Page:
• London is starting to see an increase in tech-occupied space as the city has become an incubator for growing technology development and service companies such as Diply, Voices.com, Zomaron, Big Blue Bubble, Big Viking Games and Start.ca.
• The emerging trend of converting older real estate product into new office and medical space is likely to continue in the city.
• Driven by a flight-to-quality momentum, compressing industrial availability rates in London are producing higher net asking lease rates. While demand is strong for high-quality industrial space, there is also a lack of adequate supply for tenants in the market. To meet the robust demand, London’s industrial market could see increased industrial development over the coming years.
Dr. Oetker to boost production, add employees
ON MONDAY OF this week, Dr. Oetker announced it is investing in a new, high-speed frozen pizza manufacturing line that will help create 103 new jobs and retain an existing 115 positions as it increases pizza production at its Nova Court plant.
The company says the new line use high-speed press technology to manufacture both the smaller (one- to two-serving size) and the larger (family-size) pizzas, estimating the plant’s overall production rate will nearly double from 10,000 to 18,000 pizzas per hour.
Dr. Oetker is getting $7 million from an Ontario government job creation fund that will help leverage a $54.5-million investment in the plant by the company. The investment through Ontario’s Jobs and Prosperity Fund will help Dr. Oetker invest in a new production line that includes dough preparation, baking, toppings, freezing and packaging equipment.
“Receiving this support from the province will strengthen our capacity to further innovate, and drive exports,” said Cecile Van Zandijcke, executive vice-president of Dr. Oetker Canada Ltd., in a statement. “It will also translate into the ability to continue to serve our Canadian customers and consumers with premium quality products in a sustainable and competitive manner.”
The investment news was expected after Dr. Oetker announced in January it was closing its plant in Grand Falls, N.B., and shifting 70 per cent of its production of frozen pizzas to London and the rest to a plant in New Jersey.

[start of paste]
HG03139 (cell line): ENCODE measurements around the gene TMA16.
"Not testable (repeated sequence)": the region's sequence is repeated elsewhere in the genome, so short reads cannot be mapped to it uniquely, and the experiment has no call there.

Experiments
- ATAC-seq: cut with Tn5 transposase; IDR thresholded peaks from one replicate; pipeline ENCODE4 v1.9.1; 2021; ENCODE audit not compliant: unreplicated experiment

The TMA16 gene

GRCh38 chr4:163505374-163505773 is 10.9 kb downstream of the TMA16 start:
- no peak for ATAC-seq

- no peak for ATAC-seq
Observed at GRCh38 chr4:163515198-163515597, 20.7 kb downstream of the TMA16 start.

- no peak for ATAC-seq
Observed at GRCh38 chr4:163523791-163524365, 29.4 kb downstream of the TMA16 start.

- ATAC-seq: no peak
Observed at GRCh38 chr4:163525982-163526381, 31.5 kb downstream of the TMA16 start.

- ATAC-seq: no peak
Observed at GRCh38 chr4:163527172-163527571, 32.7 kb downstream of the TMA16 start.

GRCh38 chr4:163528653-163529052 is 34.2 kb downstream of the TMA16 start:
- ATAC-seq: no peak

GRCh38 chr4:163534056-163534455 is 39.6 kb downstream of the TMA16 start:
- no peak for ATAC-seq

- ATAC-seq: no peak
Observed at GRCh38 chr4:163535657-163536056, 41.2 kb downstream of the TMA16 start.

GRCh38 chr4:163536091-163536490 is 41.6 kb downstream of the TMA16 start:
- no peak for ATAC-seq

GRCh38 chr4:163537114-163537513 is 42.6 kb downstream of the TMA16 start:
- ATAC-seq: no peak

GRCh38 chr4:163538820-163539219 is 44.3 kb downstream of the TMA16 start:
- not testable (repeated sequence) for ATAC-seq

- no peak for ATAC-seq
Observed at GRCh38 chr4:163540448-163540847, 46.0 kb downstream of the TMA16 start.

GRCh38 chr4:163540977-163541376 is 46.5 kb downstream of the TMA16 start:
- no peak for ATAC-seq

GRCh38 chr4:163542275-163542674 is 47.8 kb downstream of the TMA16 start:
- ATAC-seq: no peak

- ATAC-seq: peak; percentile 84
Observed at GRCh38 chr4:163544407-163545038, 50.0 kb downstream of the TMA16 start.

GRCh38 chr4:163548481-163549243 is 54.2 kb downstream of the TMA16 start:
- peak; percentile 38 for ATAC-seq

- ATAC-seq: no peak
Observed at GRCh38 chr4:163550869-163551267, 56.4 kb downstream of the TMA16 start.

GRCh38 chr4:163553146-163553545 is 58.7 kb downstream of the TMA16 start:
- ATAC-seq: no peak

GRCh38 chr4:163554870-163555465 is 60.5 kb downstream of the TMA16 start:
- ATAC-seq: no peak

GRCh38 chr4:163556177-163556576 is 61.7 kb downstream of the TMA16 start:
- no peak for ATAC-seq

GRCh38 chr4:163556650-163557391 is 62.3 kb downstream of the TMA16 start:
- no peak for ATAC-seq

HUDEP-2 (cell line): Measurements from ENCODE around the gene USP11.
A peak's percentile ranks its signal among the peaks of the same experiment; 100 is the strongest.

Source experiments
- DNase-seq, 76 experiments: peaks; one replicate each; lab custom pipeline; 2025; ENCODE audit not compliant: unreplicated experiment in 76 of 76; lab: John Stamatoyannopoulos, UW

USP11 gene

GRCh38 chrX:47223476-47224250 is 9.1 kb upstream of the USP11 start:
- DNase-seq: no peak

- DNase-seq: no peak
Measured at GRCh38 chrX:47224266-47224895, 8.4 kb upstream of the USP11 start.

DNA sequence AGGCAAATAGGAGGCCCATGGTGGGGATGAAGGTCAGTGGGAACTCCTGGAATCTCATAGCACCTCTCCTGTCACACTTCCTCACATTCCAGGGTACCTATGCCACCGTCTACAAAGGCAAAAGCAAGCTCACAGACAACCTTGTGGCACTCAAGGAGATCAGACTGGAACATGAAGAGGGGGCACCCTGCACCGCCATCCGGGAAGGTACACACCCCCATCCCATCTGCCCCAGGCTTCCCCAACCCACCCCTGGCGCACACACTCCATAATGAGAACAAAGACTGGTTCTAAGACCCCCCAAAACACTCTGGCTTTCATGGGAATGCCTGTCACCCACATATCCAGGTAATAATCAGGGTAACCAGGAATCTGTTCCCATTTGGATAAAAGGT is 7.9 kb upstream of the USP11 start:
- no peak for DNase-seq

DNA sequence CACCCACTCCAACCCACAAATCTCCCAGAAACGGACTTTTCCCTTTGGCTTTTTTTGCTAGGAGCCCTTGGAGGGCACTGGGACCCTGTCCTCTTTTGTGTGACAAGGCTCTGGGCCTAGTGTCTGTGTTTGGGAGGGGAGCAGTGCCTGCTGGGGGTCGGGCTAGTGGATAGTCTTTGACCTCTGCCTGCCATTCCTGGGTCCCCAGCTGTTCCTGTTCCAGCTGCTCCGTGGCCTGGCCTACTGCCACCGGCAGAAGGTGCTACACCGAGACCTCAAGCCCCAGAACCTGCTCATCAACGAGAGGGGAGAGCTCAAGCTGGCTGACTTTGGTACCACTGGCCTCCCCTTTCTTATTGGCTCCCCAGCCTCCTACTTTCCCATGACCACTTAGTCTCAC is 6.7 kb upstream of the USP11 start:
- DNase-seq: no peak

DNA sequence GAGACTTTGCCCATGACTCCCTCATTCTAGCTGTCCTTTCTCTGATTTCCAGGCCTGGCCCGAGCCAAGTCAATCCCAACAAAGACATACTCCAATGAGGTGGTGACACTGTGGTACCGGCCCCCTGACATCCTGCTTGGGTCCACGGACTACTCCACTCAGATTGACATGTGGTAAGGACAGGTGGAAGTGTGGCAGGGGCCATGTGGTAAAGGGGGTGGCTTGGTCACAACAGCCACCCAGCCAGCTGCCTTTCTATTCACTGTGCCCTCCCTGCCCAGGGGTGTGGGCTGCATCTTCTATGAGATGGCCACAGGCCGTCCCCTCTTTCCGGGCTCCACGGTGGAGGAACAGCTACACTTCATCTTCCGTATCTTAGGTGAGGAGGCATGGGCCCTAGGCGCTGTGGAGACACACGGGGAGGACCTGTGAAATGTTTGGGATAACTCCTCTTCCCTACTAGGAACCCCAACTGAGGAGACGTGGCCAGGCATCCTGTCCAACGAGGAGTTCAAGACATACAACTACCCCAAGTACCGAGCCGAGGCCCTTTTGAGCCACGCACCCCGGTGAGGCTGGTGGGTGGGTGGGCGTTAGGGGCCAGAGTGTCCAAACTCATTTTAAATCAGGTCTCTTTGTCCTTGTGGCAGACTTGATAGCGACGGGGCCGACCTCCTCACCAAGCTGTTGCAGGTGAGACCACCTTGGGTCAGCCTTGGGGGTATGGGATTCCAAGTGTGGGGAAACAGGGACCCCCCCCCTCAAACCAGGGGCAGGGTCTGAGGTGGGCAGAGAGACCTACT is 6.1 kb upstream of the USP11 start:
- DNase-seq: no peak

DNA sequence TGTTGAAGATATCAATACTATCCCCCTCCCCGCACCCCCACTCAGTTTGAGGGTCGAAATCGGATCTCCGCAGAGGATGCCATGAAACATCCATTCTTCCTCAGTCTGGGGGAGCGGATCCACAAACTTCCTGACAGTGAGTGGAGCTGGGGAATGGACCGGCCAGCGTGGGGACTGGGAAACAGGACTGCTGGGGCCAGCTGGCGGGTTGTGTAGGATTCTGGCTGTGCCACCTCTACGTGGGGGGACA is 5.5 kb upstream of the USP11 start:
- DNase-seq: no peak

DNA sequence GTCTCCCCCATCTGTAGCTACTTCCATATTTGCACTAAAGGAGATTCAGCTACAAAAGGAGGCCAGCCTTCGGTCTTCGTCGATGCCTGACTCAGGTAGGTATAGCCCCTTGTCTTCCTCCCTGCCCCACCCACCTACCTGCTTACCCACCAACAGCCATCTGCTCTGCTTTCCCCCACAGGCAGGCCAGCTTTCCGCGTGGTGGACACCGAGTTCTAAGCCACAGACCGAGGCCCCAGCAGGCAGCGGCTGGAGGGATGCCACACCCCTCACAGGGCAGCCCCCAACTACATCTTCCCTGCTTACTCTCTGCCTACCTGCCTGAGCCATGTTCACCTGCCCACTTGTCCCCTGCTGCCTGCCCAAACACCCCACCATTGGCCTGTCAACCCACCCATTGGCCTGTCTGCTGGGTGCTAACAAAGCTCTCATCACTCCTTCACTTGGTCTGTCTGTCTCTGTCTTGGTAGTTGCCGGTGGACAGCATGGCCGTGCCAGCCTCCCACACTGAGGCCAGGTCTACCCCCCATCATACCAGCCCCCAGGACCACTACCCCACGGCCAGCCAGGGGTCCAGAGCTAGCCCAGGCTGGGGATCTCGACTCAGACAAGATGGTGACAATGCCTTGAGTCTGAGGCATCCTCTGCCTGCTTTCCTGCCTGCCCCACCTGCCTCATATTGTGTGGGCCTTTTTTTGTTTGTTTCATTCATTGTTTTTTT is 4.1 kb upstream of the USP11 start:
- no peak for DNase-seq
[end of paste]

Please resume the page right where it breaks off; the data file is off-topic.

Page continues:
No license fee for short-term home rentals
LONDON’S COMMUNITY AND protective services committee has recommended against imposing license fees on short-term home rentals, like those listed on Airbnb and VRBO, but directed city staff to report back with details on how the city might still be able to add a four per cent hotel tax to Airbnb bills.
Earlier this year, council voted to introduce the four per cent hotel tax in London, which is expected to generate between $2 million and $4 million per year.
The committee decision was in reaction to a report from city staff saying there has been an increase in the number of noise complaints that they believe are related to home rentals. The report says there were 540 active home rental listings in London in 2017, with the average host renting for 73 nights last year, earning and average of $4,200.
City staff recommend business licensing and zoning bylaws to keep tabs on online platforms that help homeowners rent their homes, or rooms within them, for short-term stays.
Across the country, cities and municipalities are looking at options to tighten restrictions or introduce licensing and tax options on short-term rentals through room-sharing sites such as Airbnb. Last month in Vancouver, for example, new short-term rental regulations kicked in requiring homeowners renting their suites through Airbnb to acquire a license to operate.